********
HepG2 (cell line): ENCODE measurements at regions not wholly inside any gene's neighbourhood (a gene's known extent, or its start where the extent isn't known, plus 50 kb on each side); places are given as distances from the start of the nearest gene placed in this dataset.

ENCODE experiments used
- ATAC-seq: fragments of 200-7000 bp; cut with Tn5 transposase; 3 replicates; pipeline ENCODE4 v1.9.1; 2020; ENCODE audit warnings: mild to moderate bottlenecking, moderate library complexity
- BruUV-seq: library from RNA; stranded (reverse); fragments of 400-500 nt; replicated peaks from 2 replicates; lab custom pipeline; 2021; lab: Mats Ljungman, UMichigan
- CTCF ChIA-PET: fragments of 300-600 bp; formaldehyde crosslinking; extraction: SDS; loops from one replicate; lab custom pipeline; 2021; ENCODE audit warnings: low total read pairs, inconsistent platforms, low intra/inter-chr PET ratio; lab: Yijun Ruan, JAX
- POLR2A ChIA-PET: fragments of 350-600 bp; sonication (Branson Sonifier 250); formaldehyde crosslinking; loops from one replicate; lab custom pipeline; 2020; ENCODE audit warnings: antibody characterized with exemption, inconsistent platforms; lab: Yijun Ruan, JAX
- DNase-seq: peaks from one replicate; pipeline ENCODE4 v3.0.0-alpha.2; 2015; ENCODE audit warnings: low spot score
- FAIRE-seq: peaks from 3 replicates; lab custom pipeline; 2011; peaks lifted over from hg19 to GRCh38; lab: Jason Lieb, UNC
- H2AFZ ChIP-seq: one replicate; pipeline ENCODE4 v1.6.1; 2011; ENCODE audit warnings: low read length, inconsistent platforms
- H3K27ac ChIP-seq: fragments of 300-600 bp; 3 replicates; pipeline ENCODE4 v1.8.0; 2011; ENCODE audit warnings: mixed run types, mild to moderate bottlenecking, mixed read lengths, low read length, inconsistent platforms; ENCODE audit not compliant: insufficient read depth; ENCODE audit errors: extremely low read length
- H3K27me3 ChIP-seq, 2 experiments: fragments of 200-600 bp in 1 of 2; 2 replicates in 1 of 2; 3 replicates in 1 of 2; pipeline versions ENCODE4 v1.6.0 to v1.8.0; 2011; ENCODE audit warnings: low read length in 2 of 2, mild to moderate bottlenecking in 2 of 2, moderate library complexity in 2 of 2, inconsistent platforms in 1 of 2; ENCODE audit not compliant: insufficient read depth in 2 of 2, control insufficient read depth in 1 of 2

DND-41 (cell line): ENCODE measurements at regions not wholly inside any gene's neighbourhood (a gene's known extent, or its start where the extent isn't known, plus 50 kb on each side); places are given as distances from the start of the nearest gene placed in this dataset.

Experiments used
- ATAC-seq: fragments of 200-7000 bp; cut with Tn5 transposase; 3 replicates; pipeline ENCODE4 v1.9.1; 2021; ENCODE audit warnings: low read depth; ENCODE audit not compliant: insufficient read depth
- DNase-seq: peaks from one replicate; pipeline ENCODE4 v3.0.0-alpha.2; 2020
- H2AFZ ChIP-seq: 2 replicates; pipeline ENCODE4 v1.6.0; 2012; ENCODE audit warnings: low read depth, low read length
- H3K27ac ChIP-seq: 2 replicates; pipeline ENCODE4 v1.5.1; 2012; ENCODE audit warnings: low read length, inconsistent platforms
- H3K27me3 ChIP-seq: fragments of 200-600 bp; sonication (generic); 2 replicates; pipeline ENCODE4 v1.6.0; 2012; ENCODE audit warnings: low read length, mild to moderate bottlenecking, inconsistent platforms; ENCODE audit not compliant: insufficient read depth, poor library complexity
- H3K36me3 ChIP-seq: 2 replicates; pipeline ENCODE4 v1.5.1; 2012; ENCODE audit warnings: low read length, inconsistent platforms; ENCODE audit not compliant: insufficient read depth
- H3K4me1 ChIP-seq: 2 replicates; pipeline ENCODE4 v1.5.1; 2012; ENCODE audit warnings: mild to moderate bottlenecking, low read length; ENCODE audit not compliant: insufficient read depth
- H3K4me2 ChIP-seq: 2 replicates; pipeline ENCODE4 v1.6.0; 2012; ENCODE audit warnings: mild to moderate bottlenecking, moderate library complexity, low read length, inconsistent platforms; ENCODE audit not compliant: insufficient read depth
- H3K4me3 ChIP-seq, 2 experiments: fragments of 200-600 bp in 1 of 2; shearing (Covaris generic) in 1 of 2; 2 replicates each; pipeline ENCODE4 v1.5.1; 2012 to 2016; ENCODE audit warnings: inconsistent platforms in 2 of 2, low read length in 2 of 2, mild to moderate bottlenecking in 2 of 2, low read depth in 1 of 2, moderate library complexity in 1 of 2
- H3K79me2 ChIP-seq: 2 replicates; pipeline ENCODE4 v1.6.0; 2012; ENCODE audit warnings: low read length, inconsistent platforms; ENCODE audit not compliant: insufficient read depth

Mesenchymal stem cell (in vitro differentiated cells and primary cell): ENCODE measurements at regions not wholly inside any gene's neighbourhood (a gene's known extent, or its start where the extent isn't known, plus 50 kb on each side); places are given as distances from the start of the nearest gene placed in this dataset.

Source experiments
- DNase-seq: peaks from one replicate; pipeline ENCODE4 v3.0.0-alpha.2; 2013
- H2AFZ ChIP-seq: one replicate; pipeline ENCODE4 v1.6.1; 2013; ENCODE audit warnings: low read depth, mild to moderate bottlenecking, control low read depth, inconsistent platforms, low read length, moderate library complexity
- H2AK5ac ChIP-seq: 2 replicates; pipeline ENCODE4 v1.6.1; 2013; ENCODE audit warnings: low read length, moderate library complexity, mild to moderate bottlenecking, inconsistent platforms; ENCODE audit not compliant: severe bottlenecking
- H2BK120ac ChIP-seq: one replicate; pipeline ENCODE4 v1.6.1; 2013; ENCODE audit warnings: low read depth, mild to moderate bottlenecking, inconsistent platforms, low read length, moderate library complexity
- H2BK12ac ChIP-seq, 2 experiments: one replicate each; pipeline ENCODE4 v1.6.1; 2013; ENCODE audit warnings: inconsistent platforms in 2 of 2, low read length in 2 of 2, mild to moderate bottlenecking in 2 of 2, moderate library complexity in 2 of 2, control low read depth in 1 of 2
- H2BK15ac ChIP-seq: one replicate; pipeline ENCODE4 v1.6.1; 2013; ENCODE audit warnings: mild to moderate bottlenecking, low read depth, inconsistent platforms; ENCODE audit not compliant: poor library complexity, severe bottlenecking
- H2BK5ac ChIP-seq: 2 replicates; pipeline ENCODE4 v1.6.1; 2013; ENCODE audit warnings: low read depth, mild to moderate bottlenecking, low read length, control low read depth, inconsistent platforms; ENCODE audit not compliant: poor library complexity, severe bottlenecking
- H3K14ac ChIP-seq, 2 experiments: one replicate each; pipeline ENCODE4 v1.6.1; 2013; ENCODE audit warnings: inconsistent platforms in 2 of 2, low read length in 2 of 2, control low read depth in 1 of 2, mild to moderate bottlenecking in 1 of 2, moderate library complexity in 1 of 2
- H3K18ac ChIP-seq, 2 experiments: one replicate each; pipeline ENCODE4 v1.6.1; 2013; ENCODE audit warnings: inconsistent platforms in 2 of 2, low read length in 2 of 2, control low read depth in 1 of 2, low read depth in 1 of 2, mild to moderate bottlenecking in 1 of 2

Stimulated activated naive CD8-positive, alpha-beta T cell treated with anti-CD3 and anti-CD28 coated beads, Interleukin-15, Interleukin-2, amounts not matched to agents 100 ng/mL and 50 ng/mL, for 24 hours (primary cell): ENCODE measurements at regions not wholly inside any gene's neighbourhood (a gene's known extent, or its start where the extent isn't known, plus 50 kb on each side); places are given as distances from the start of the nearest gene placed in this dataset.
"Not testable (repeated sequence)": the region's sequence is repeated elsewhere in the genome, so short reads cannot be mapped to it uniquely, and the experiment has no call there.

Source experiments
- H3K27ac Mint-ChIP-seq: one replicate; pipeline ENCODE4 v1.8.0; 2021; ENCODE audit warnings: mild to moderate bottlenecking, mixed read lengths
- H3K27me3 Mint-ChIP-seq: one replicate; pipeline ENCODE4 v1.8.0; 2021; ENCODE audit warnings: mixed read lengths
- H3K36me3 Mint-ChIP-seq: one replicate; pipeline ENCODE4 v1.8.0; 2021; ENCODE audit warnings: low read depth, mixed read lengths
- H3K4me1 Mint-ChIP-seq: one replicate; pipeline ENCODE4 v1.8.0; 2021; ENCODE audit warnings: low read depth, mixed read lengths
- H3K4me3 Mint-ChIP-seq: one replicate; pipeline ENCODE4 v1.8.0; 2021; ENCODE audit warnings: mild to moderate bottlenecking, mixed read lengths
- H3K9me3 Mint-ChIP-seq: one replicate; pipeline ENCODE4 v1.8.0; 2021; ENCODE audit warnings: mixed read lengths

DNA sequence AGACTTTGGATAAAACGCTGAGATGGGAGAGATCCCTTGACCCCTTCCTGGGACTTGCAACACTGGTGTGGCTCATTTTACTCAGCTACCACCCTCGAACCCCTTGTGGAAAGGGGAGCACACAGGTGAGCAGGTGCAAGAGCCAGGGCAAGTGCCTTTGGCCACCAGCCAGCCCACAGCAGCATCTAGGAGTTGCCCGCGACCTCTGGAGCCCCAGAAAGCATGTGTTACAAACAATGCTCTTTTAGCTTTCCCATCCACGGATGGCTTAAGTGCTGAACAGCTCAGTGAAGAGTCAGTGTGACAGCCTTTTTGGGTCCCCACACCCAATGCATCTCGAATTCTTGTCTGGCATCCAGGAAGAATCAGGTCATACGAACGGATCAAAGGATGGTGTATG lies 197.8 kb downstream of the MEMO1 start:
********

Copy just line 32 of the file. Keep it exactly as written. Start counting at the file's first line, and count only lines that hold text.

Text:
- H2BK5ac ChIP-seq: 2 replicates; pipeline ENCODE4 v1.6.1; 2013; ENCODE audit warnings: low read depth, mild to moderate bottlenecking, low read length, control low read depth, inconsistent platforms; ENCODE audit not compliant: poor library complexity, severe bottlenecking